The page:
(3,5 / 5) Selon une trame d'abord réaliste, puis se mettant - comme chez Borges - à "bifurquer" en chemins surréalistes, Mastroianni campe quatre personnages (et non trois) d'abord successivement, puis quasi-simultanément. Un bel exercice schizophrénique, où Ruiz s'amuse avec les couleurs, les miroirs, les split-screens, les superpositions… mais qui devient trop explicatif (trop "simple" ?) dans sa dernière partie.
+ However bleakly / fluffily refutable, each Ruiz film is commendable enough to earn him the Rubaiyat's 11th quatrain sans fear of retraction thereafter. (Here with a Loaf of Bread beneath the Bow, | A Flask of Wine, a Book of Verse and Thou | Beside me singing (filming) in the Wilderness - | And Wilderness is Paradise enow.) Behind the pompousness of declaration lies my awe w/ the Cortazarian mischief of this mind.
Amazing feverish dream or, perhaps, a nightmare on the verge of the surreal... Each "story" escalates the ongoing madness. I loved the subtle, dark humour that is used sparingly but just in the right place. The stories and the transitions are rather confusing, but I guess that fits the theme. It so much reminds me of the affliction of schizophrenia but in a light, humourous take.
One of Ruiz's very elegiac and subtle films, driven by elegant cinematography, Mastroianni's craftmanship and by the unique ellipses that gently upset the time-space continuum. Impossible to convey its plot and multiple unfoldings of the human personality, Ruiz's film is a tapestry of emotions, moods and of gentle melancholy on the meaning of our existence, presented here in cyclical narrative structure.
The film is almost comically french. All of the stereotypes of obtuse and melodramatic "frenchness" are on display within this film. That is not it doesn't have beatuy in these moments. The narrative progresses swiftly with a good trust in the audience's intelligence. The score is lush and only a little too over bearing to add the atmosphere to the otherwise quaint film. The film well crafted, just lacking realness.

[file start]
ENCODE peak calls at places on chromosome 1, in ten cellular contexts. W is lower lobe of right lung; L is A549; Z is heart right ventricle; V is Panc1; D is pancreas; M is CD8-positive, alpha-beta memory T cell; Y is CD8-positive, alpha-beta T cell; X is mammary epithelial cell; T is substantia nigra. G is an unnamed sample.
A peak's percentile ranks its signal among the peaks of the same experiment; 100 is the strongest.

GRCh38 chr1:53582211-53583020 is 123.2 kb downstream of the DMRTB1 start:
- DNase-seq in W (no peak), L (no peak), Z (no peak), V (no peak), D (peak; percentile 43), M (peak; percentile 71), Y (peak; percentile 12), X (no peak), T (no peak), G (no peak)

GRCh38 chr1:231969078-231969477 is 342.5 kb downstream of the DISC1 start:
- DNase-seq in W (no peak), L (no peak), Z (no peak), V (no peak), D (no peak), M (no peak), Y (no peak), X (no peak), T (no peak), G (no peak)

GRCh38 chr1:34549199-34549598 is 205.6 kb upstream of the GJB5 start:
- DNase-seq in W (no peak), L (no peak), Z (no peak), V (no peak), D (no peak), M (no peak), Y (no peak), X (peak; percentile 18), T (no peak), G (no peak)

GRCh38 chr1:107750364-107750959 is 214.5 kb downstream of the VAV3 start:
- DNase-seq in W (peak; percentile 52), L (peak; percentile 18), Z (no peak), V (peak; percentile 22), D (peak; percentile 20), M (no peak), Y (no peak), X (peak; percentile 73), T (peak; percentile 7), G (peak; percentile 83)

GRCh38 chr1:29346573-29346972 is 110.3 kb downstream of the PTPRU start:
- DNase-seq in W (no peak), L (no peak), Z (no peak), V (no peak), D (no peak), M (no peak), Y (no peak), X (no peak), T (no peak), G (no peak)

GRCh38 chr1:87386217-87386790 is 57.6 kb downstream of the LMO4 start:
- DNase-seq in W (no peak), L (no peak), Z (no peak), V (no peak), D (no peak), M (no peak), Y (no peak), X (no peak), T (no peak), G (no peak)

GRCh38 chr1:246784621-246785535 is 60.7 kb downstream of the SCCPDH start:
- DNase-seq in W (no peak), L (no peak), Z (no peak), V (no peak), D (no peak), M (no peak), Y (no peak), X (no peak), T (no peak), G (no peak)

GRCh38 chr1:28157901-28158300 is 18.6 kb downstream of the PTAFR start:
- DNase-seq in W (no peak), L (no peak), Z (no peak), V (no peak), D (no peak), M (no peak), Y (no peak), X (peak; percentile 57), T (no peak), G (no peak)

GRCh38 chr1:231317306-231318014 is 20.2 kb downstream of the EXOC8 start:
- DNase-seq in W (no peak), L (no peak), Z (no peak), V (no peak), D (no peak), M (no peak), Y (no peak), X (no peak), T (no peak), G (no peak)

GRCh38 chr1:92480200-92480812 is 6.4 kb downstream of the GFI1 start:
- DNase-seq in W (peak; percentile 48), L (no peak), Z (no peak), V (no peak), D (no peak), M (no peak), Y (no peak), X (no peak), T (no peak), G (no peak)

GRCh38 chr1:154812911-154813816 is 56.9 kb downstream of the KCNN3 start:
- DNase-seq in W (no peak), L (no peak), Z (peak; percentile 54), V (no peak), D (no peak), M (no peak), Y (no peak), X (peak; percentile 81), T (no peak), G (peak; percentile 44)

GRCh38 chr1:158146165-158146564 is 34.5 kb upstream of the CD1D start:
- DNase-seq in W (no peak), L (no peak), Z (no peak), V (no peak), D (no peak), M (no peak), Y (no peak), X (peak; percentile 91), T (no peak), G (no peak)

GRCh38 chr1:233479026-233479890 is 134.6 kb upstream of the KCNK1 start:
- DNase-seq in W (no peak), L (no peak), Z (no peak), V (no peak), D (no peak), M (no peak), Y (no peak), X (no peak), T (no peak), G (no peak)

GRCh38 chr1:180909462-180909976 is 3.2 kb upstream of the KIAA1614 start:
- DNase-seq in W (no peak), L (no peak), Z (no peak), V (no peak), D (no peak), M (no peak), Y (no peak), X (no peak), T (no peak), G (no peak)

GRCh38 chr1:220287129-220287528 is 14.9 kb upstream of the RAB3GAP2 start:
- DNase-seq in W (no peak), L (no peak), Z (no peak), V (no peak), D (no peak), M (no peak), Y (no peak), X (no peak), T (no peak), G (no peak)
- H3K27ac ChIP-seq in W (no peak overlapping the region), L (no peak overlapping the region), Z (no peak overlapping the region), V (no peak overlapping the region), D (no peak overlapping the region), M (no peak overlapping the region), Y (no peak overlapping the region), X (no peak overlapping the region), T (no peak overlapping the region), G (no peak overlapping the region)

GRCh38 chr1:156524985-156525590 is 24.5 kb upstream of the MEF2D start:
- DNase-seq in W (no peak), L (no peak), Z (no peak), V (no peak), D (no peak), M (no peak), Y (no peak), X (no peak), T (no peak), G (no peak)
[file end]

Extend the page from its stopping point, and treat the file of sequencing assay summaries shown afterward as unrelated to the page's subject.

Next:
Quite a trip, and not an altogether good one for me judging by the fact I had a nightmare afterward and woke up with a headache and some serious nausea in the morning. I have mixed feelings here, actually thinking if not for Mastroianni it may well have been flat out dreadful. 3.5
A mish-mash of narratives. Great work by Mastroianni as he transitions from scenario to scenario. Each of the individual stories is enjoyable, however strung together it doesn't work entirely smoothly. A bit disjointed and off-putting at times. But still... worth the watch. Some interesting visual moments and camera work at times. A few quite enjoyable comic moments as well. A bit uneven, but intriguing in the end.
My 2nd Ruiz film to date, and once again a favourite--the pace is right, the color schemes (red and gold washes, rose-filter, white daylight) make note, and the story, twisting, somehow unrelated, converges in the third act. The score, lush & telling, but scarce. There's such imperfect consonance by the end of the film, which leaves you with a sense of peace amongst obvious tension and upset, much like a dream.
3.5 stars. Sly but never winking. Ruiz is mana for a neurotic and guilty soul like me as while his films do not suspend morality, they have a different morality. '90s Ruiz is a relaxed stylistic, which gives his films of this period an easy charm, though they are not without their quiet fevers and consternations. I was surprised to be reminded of Paul Auster's 'New York Trilogy'. "I was jealous... jealous of myself."
If Mastroianni is the narrative link, then Money is the thematic one.A man who wasted his time with money-eating fairies and alcohol. A man who divests of his wealth, but can't escape his upper class status. A philanthropist with nefarious purposes who enslaves his protégés. Excess, caste system, commodified social responsibility: all aspects of the 4th character, the businessman, "a sign that you belong to an elite"
Masterpiece. Caro and Jeunet owe Raoul Ruiz their careers as tonally anything they've done has been a poor paper trace of this original and morbid film. Similarly Gosling owes his career to the great Mastroianni's fussy-cool persona. It ties itself together toward the end, rejecting the promise of pure surrealism. I'm actually glad they did that, it means I might watch it again.
Strange, dreamy, and wonderful, Three Lives And Only One Death stars Marcello Mastroianni as a man living four different lives, with them all eventually intersecting more and more as the central character reaches a crucial tipping point that may well bring down his mental house of cards. Director Raul Ruiz weaves through a complex narrative and a number of tonal changes with deceptive ease.